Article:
One Year On: Beat the Street has significant long-term benefits for families
Beat the Street has significant long-term benefits for inactive adults helping families and whole communities to get moving and keep active.
Beat the Street transforms adults’ activity levels, leading 71% of inactive adults (who do less than 30 minutes of physical exercise a week) that take part, to ditch their bad habits and change their behaviour according to its annual report.
Beat the Street is an initiative that uses gamification to encourage communities to get more active by walking, cycling, running or scooting between ‘Beat Boxes’ and scoring points for each one they tap. The national programme, supported by £3.3m of National Lottery funding from Sport England, has released a report showing the impact of the game a year after taking place in 10 towns and cities across the UK.
The programmes in Swindon, Torbay, Weymouth and Portland, Poole and Purbeck, Blaby, Leicester, East Northants, Salisbury and Amesbury, Gloucester and Barnsley have seen a total of 136,592 people get involved and travel more than 1 million miles together.
Beat the Street began in 2010 and has since helped communities around the world get more active together. It works by encouraging people to form teams and by touching RFID cards to the Beat Boxes, players score points for their teams and there are prizes for the teams that travel the furthest.
In total, 310 adults provided data on their physical activity levels at the time of registration, immediately after the game and then at 6 months post-game. The change in activity levels is significant and dramatic with the proportion of participants reporting being inactive (doing less than the Chief Medical Officer’s guideline of 150 minutes of activity a week for adults) decreasing from 18% to 10% immediately post-game and was sustained at 10% six months later.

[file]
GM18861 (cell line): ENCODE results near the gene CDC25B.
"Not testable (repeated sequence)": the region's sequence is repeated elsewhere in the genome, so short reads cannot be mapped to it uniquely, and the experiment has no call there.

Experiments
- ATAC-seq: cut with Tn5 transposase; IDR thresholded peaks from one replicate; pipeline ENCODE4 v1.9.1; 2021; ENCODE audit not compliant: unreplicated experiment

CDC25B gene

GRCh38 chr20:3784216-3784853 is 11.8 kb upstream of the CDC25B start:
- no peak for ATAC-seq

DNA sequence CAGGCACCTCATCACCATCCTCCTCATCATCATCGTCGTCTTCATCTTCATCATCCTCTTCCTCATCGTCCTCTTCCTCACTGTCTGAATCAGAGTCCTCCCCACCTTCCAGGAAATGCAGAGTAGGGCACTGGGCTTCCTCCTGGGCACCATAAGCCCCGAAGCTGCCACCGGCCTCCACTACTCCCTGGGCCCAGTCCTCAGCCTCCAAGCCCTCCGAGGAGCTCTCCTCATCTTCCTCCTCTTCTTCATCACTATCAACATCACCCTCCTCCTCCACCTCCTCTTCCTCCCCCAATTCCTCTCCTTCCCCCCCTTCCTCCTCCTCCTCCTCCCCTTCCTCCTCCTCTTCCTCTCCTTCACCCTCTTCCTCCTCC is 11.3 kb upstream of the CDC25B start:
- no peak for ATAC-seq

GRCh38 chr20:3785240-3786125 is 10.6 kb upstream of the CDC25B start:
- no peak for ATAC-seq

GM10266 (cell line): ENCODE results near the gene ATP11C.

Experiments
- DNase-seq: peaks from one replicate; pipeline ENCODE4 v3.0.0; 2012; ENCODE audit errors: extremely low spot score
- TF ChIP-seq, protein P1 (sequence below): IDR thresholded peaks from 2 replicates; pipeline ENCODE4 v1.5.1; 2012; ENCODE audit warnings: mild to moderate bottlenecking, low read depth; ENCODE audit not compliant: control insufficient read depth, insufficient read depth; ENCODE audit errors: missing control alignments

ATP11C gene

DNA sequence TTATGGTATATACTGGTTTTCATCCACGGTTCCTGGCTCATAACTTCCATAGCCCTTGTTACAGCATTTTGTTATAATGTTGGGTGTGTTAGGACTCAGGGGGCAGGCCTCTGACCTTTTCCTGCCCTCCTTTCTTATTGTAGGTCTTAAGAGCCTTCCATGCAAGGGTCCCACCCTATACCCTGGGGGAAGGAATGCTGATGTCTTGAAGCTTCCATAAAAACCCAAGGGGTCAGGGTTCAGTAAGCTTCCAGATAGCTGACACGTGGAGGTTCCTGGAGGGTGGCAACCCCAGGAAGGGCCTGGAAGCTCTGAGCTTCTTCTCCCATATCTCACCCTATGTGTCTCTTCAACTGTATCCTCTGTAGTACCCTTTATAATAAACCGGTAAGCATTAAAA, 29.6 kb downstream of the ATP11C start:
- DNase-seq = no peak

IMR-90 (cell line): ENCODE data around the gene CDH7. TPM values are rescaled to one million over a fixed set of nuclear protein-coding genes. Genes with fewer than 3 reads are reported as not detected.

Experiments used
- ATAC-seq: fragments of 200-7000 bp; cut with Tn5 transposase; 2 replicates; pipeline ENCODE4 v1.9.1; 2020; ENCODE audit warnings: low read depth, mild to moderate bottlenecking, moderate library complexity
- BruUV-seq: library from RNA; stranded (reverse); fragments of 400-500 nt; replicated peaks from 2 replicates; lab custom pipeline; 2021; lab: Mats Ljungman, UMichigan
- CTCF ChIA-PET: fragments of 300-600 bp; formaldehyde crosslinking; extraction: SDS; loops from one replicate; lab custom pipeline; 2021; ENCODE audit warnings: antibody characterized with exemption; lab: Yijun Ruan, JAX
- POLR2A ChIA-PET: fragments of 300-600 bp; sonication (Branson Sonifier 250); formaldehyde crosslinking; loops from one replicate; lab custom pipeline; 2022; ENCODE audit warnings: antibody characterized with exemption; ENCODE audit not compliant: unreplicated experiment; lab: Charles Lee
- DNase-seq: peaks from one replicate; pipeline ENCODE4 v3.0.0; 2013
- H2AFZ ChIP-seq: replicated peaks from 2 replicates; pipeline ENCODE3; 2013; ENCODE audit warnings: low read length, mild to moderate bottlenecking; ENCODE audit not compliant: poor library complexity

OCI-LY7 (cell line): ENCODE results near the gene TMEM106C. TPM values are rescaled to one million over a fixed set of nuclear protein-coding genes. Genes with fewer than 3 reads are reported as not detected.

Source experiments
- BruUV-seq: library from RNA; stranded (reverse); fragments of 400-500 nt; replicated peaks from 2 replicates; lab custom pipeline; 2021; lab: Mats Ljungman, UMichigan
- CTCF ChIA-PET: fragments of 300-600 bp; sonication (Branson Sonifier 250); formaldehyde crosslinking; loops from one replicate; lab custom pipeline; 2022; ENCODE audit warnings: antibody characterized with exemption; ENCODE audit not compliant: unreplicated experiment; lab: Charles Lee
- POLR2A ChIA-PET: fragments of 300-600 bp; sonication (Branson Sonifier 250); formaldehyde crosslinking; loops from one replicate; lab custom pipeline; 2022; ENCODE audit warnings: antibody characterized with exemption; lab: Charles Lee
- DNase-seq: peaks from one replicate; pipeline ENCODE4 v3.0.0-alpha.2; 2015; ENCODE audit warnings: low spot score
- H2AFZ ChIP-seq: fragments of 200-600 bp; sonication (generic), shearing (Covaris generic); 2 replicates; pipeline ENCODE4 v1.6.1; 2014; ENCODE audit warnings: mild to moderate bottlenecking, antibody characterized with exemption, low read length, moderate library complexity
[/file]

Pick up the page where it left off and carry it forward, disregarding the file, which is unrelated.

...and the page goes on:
Other significant findings:
- Within the communities that have taken part, 98% of primary schools took part and on average 59% of children played.
- The aim of the game is to get whole communities moving, and 49% of participants are adults, and 72% of registered adults are women.
- 71% of inactive adults were lifted into activity
- 66% of inactive participants living in the top 20% most deprived areas were lifted into activity following the programme.
- Of children that started as less active, 58% became fairly active, or active, post-game and 46% were fairly active, or active, after six months
- The NICE (National Institute for Clinical Excellence) return on investment tool for physical activity indicates that these 10 programmes will provide a combined return of £15million over two years
Beat the Street works with local stakeholders to ensure that the game complements the specific health, environmental and economic needs of each area and provides a platform to promote local and national campaigns with the intention of engaging as wide an audience as possible.
For example, partner funding came from Wiltshire County Council as part of the area’s recovery plan after the Novichok incident in 2018; the most tapped Beat Box was in the town centre and 74% of participants in Salisbury said they had visited or returned to areas in the city.
In Blaby, there was a third reduction in air pollution outside schools in the town with funding from Blaby Air Quality fund.
In Swindon, six months after the game, physical inactivity had decreased by 8% in adults and 44% in children. Swindon has now recommissioned Beat the Street for a second year and is well on its way to breaking its own record for the most miles travelled in a game which stands at 313,000 miles in just six weeks.